Well, it is official - my daughter has a pair of running shoes! Since she's been walking for a whole two months now, I figured it was time (I hope you are sensing the sarcasm here). They are toddler size 5, white with a splash of bluish-purple and pink accents - too cute. I havent even mentioned the best parts yet - they were on clearance and they are elastic, so they don't have to be tied!
There really was something magical about getting those shoes on her little feet. At first she just froze in confusion, only having experienced soft-soled shoes to this point. Then she tested them out, stomping around like Frankenstein. Within minutes she had them figured out and started zipping around, walking so fast that her movements could almost be considered a baby jog. Then we knew we were in trouble because she kept going and going and going. Really. This kid was on fire! She kept darting from one end of the house to the other, as if she was running basketball running drills! And the cutest part was that she was smiling the whole time. A silly, content grin spread from one cheek to the other. My daughter loves to run.
At this point, her running is a game - running away from me as we play chase, running away from her big brother as he tries to clobber her with a hug, running to burry her face in our black lab's fur (they're best buds!), running to welcome her dad home from work at the end of the day. That is the way it should be - and should remain! Watching her 12 month old self learn how her body moves and reacts to her will is a fascinating experience. I could just sit and watch her all day long - and sometimes I do take some moments just to observe her self-discovery.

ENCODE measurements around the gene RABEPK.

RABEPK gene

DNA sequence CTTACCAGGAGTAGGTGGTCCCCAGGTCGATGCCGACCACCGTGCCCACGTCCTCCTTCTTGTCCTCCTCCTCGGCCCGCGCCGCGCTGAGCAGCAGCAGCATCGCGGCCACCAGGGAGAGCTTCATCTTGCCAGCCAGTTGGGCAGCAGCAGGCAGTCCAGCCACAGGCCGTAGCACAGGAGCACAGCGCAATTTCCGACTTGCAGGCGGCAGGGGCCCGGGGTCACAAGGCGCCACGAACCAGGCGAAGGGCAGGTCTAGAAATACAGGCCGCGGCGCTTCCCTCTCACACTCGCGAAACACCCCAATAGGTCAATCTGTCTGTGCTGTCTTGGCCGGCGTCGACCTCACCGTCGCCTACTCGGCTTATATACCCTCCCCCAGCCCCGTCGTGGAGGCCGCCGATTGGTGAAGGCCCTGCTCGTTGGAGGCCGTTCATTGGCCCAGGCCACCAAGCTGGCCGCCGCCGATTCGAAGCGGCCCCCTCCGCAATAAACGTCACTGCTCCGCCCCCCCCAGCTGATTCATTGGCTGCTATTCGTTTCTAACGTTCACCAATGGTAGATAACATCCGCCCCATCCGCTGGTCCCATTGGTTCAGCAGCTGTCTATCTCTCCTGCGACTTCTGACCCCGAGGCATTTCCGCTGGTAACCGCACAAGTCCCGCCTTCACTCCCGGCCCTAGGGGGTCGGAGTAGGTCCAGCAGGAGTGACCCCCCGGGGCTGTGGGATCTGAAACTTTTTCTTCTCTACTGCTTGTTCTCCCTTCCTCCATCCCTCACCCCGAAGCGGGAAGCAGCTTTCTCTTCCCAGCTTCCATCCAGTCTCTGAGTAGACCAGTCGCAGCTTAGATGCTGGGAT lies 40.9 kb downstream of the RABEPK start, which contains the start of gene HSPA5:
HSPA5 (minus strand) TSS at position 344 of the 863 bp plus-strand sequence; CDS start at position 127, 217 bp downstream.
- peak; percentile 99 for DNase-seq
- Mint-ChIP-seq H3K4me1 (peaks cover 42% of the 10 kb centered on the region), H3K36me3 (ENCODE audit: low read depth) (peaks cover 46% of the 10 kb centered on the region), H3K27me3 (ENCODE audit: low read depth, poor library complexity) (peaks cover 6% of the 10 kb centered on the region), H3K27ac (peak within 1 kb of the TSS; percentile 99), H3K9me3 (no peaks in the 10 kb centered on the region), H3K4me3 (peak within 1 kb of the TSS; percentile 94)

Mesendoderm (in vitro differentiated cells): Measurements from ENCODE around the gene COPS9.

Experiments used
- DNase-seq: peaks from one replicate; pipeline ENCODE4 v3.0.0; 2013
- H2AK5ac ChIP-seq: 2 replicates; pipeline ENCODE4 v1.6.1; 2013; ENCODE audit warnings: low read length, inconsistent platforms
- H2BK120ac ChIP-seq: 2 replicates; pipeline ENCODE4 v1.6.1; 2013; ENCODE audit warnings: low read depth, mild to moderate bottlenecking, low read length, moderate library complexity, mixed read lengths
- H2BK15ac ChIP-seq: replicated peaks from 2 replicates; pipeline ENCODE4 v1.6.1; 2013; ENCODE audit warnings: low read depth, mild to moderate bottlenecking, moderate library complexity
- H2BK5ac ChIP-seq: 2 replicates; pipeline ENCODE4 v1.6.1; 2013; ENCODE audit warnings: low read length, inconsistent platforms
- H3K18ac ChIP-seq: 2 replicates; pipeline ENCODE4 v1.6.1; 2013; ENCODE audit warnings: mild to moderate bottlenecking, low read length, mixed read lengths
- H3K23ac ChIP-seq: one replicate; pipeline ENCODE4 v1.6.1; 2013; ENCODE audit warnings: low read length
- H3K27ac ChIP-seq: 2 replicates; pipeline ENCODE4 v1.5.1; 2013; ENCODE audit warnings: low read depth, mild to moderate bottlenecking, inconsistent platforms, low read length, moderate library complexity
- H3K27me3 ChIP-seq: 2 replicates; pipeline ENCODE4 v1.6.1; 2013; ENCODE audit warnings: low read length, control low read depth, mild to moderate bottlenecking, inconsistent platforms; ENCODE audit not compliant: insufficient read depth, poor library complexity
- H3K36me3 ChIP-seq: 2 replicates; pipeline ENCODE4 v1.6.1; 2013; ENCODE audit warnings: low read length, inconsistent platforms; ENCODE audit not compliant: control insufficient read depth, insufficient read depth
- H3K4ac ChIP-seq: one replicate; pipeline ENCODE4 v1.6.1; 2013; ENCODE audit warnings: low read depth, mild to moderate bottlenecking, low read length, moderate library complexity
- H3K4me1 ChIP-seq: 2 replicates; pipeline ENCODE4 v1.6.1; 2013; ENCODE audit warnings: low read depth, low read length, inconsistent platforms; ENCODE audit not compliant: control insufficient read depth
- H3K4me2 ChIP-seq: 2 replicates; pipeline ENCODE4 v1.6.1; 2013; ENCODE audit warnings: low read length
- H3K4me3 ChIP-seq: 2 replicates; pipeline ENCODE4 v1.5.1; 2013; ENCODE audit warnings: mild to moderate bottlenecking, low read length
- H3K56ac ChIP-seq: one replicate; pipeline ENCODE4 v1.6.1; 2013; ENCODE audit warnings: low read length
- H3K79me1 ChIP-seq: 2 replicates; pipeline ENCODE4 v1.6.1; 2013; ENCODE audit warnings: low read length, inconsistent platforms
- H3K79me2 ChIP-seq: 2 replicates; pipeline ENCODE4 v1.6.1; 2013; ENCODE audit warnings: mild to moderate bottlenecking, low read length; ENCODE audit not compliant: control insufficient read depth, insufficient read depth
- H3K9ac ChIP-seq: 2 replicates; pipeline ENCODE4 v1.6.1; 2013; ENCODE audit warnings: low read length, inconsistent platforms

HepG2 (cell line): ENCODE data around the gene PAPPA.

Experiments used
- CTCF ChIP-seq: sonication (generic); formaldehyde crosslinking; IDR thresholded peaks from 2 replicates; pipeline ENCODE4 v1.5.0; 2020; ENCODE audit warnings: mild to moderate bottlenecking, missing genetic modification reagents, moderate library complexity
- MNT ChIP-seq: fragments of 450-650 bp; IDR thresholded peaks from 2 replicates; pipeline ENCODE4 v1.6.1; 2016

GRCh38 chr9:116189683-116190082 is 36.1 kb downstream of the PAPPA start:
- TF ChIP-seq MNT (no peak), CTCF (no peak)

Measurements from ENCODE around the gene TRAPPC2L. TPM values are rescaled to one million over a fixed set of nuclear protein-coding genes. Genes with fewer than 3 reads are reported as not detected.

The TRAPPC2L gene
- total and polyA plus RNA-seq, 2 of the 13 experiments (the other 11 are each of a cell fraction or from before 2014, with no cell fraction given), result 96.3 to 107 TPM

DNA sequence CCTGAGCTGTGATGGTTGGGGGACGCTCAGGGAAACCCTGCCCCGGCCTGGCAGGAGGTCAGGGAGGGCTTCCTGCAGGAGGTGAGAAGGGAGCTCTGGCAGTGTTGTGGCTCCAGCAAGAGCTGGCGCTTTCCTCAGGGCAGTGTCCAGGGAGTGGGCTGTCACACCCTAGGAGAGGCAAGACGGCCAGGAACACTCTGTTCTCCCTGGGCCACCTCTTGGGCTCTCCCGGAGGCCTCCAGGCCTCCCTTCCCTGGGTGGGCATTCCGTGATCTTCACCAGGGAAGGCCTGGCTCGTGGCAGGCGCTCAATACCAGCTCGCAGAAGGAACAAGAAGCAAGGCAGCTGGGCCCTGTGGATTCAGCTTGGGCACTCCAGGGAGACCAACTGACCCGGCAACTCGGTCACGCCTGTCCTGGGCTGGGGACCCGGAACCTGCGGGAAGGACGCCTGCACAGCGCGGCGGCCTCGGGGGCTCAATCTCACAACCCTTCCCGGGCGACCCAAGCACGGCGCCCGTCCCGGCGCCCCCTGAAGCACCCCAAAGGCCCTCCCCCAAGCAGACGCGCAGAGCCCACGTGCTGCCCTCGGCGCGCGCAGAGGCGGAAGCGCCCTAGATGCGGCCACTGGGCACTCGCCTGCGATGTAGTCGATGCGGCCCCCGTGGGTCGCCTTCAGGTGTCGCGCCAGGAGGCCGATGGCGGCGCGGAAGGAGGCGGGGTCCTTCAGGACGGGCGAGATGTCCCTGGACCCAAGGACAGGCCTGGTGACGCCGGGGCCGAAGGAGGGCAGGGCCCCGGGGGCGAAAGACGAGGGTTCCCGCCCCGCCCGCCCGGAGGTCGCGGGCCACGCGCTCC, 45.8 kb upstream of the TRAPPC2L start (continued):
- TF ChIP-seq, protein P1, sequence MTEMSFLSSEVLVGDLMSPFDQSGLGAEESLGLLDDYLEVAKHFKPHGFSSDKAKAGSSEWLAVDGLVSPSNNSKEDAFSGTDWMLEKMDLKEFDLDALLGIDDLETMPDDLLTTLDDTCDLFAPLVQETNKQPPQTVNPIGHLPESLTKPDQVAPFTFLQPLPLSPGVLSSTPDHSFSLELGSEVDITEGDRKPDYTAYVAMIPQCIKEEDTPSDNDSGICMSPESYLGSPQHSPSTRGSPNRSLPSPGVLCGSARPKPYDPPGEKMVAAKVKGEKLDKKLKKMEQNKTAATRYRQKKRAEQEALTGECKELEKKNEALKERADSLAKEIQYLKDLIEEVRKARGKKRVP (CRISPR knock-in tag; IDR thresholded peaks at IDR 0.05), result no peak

I can learn from my daughter and apply her joy and freedom to my own running. It reminds me of the old Friends episode where Phoebe and Rachel go running together in Central Park. Free-spirited Phoebe runs the way kids do when they're playing tag - body loose, hands waving in the air, darting from side to side. Self-conscious Rachel is initally embarrassed by Phoebe's running style and shies away. But THEN she realizes that Phoebe's way is much more fun and might even be more exercise than the controlled, polished performance run Rachel is used to doing.
While I don't think I can run far with my hands over my head (for fear that I'll end up doubled over in laughter and not get anywhere!), I can still draw positive energy from the idea and let my spirit wave its hands as I run. Just thinking of my daughter's little shoes and the delight in her eyes as she learned how to make them work helps me sit a bit taller and lets her joy lighten my step.
Tomorrow's run will be a good one. If you spot me, feel free to wave your arms with me!